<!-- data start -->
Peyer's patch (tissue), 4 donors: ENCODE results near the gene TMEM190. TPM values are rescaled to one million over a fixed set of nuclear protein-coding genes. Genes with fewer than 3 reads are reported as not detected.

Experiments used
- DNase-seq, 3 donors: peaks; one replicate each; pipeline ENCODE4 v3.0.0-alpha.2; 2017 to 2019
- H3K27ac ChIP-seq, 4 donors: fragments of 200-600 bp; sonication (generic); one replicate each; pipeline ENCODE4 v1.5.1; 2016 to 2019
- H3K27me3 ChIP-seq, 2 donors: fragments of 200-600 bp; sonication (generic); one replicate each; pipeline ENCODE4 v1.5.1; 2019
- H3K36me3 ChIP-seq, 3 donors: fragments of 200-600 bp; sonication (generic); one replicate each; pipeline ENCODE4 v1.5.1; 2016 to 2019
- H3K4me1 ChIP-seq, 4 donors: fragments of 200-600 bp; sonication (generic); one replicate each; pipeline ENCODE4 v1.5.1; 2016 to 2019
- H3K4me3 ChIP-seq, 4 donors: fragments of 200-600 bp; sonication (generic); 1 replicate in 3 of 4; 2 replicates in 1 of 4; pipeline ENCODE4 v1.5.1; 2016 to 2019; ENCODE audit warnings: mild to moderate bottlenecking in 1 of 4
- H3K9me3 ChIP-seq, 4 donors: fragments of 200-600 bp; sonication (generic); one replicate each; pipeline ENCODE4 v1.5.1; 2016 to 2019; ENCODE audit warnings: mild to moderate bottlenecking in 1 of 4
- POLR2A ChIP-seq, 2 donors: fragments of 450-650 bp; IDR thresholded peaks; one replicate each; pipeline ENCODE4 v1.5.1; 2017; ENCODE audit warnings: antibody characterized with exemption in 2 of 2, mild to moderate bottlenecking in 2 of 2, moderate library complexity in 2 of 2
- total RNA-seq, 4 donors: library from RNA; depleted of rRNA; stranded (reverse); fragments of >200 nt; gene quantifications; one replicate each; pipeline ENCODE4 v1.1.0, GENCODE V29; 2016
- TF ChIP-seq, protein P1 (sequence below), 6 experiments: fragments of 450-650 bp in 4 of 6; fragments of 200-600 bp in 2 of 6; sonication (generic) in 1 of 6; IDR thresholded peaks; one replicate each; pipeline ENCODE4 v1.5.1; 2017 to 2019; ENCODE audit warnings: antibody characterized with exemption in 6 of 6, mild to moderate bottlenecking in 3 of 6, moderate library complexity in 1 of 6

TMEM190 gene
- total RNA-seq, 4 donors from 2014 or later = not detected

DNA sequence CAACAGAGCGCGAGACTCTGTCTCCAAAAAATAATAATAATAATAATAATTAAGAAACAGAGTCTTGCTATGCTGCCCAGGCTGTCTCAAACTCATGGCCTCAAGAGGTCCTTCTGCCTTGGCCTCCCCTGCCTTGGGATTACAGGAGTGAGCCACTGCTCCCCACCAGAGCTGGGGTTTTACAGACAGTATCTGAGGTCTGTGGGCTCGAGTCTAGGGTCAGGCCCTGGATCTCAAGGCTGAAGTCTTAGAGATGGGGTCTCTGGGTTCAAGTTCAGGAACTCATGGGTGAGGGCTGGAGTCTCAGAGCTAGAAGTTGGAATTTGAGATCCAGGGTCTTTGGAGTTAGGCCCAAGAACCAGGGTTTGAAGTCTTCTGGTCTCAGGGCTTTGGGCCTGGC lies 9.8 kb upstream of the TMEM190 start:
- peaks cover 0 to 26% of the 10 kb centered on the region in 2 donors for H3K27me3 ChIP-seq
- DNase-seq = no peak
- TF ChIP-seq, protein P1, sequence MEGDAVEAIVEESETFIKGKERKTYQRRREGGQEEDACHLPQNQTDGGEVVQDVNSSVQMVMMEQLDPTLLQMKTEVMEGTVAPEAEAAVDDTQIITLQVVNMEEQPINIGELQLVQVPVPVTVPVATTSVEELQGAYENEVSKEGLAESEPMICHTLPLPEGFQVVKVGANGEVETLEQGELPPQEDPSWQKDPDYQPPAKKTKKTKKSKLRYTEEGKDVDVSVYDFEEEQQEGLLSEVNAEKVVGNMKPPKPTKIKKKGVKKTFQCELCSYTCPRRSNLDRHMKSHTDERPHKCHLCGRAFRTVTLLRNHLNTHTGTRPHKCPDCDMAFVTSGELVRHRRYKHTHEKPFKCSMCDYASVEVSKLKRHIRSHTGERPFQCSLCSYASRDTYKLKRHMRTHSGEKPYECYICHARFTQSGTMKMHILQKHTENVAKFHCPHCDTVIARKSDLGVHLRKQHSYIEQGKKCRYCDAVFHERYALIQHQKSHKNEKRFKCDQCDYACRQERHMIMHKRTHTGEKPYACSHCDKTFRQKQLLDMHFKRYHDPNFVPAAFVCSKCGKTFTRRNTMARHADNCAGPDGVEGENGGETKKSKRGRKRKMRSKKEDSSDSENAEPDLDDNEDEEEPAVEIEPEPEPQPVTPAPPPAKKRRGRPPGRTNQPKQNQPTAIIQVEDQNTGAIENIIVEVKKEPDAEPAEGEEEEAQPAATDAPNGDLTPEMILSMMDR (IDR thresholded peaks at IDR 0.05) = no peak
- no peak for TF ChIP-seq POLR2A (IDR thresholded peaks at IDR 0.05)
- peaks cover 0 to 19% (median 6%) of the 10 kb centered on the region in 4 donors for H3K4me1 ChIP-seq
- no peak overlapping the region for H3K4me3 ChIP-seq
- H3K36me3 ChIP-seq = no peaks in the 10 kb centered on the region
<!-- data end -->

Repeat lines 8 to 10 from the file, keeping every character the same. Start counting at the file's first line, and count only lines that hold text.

- H3K4me3 ChIP-seq, 4 donors: fragments of 200-600 bp; sonication (generic); 1 replicate in 3 of 4; 2 replicates in 1 of 4; pipeline ENCODE4 v1.5.1; 2016 to 2019; ENCODE audit warnings: mild to moderate bottlenecking in 1 of 4
- H3K9me3 ChIP-seq, 4 donors: fragments of 200-600 bp; sonication (generic); one replicate each; pipeline ENCODE4 v1.5.1; 2016 to 2019; ENCODE audit warnings: mild to moderate bottlenecking in 1 of 4
- POLR2A ChIP-seq, 2 donors: fragments of 450-650 bp; IDR thresholded peaks; one replicate each; pipeline ENCODE4 v1.5.1; 2017; ENCODE audit warnings: antibody characterized with exemption in 2 of 2, mild to moderate bottlenecking in 2 of 2, moderate library complexity in 2 of 2